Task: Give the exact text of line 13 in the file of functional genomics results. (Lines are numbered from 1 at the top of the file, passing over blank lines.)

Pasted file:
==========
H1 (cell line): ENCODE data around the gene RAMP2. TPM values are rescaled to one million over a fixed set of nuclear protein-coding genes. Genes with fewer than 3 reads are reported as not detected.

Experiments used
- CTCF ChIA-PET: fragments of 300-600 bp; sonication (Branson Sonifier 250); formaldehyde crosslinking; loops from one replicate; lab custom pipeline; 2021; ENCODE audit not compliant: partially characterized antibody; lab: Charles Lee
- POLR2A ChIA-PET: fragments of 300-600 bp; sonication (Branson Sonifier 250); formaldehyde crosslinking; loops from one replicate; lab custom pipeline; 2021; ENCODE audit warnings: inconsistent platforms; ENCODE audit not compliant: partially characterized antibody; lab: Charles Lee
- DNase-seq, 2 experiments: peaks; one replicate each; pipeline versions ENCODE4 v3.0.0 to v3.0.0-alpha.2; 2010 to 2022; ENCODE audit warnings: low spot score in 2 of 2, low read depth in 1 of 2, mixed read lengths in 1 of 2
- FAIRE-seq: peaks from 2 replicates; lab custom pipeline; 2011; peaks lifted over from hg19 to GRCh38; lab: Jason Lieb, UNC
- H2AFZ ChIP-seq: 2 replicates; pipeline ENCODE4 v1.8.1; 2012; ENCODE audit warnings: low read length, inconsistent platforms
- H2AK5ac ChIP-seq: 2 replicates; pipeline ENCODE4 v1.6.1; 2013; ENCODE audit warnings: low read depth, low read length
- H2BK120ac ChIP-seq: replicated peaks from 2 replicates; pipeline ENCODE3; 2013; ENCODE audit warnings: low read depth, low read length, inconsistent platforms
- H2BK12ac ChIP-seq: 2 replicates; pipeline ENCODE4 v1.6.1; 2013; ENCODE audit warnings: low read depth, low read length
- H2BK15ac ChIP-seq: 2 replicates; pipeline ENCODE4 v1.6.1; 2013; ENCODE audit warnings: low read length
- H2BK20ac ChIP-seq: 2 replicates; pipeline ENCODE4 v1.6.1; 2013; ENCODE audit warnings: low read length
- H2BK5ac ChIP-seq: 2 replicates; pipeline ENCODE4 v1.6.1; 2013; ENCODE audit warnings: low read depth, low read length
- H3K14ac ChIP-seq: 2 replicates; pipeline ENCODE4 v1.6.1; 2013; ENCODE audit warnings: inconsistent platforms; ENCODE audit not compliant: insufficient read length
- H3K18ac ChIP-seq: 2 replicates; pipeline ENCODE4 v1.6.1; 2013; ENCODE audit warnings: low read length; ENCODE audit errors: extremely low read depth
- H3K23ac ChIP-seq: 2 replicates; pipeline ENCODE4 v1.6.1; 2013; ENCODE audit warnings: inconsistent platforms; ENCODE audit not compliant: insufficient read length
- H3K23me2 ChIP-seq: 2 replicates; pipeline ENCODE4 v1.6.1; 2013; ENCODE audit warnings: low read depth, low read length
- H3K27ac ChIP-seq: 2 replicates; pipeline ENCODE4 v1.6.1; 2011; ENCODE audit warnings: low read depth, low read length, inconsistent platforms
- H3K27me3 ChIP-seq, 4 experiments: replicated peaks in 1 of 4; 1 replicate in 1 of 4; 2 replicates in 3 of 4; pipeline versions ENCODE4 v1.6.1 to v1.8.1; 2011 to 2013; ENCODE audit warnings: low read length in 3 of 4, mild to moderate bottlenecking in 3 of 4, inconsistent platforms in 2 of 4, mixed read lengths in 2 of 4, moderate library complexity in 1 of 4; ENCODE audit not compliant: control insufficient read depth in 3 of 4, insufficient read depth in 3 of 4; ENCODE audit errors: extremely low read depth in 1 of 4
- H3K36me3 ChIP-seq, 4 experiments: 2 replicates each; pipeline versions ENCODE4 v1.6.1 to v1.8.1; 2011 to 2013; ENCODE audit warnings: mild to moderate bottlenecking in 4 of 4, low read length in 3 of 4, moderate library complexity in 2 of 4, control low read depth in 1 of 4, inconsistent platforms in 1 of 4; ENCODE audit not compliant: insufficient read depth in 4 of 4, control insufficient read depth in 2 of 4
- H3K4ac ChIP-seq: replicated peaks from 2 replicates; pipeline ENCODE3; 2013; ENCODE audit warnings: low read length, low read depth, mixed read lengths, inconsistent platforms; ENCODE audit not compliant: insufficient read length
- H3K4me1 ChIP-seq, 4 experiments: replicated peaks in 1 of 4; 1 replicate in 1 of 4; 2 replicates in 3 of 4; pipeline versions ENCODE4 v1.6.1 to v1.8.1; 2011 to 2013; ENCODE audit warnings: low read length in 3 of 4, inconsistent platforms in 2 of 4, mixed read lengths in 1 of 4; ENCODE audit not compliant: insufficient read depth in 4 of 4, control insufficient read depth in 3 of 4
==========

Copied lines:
- H2BK5ac ChIP-seq: 2 replicates; pipeline ENCODE4 v1.6.1; 2013; ENCODE audit warnings: low read depth, low read length